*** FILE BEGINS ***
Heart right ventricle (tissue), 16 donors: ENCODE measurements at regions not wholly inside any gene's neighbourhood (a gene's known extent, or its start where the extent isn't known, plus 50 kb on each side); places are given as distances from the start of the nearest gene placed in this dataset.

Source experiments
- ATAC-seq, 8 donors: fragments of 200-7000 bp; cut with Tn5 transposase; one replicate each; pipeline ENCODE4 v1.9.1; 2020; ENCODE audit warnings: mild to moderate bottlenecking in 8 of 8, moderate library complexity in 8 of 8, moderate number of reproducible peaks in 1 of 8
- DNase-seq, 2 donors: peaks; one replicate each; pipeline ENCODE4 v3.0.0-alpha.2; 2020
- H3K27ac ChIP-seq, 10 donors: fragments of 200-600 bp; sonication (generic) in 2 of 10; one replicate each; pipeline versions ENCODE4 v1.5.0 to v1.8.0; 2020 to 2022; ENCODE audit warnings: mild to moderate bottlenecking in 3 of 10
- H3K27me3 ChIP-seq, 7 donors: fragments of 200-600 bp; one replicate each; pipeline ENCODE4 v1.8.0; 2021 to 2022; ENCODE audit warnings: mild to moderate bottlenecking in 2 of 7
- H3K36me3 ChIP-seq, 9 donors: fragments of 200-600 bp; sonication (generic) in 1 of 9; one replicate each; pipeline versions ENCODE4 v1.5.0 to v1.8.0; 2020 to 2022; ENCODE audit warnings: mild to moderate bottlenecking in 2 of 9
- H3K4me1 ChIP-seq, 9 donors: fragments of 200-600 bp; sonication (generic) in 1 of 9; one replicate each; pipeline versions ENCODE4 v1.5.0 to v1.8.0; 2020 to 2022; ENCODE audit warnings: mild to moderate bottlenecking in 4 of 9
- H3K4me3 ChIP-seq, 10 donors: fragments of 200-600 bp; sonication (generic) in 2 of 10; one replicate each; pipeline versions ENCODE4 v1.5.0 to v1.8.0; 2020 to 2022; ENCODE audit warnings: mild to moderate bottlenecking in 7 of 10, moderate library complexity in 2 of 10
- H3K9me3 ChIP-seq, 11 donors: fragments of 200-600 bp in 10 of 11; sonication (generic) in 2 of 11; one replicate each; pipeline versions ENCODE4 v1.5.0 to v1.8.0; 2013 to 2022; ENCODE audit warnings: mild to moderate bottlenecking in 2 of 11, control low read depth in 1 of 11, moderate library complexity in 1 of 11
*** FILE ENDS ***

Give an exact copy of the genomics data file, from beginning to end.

Heart right ventricle (tissue), 16 donors: ENCODE measurements at regions not wholly inside any gene's neighbourhood (a gene's known extent, or its start where the extent isn't known, plus 50 kb on each side); places are given as distances from the start of the nearest gene placed in this dataset.

Source experiments
- ATAC-seq, 8 donors: fragments of 200-7000 bp; cut with Tn5 transposase; one replicate each; pipeline ENCODE4 v1.9.1; 2020; ENCODE audit warnings: mild to moderate bottlenecking in 8 of 8, moderate library complexity in 8 of 8, moderate number of reproducible peaks in 1 of 8
- DNase-seq, 2 donors: peaks; one replicate each; pipeline ENCODE4 v3.0.0-alpha.2; 2020
- H3K27ac ChIP-seq, 10 donors: fragments of 200-600 bp; sonication (generic) in 2 of 10; one replicate each; pipeline versions ENCODE4 v1.5.0 to v1.8.0; 2020 to 2022; ENCODE audit warnings: mild to moderate bottlenecking in 3 of 10
- H3K27me3 ChIP-seq, 7 donors: fragments of 200-600 bp; one replicate each; pipeline ENCODE4 v1.8.0; 2021 to 2022; ENCODE audit warnings: mild to moderate bottlenecking in 2 of 7
- H3K36me3 ChIP-seq, 9 donors: fragments of 200-600 bp; sonication (generic) in 1 of 9; one replicate each; pipeline versions ENCODE4 v1.5.0 to v1.8.0; 2020 to 2022; ENCODE audit warnings: mild to moderate bottlenecking in 2 of 9
- H3K4me1 ChIP-seq, 9 donors: fragments of 200-600 bp; sonication (generic) in 1 of 9; one replicate each; pipeline versions ENCODE4 v1.5.0 to v1.8.0; 2020 to 2022; ENCODE audit warnings: mild to moderate bottlenecking in 4 of 9
- H3K4me3 ChIP-seq, 10 donors: fragments of 200-600 bp; sonication (generic) in 2 of 10; one replicate each; pipeline versions ENCODE4 v1.5.0 to v1.8.0; 2020 to 2022; ENCODE audit warnings: mild to moderate bottlenecking in 7 of 10, moderate library complexity in 2 of 10
- H3K9me3 ChIP-seq, 11 donors: fragments of 200-600 bp in 10 of 11; sonication (generic) in 2 of 11; one replicate each; pipeline versions ENCODE4 v1.5.0 to v1.8.0; 2013 to 2022; ENCODE audit warnings: mild to moderate bottlenecking in 2 of 11, control low read depth in 1 of 11, moderate library complexity in 1 of 11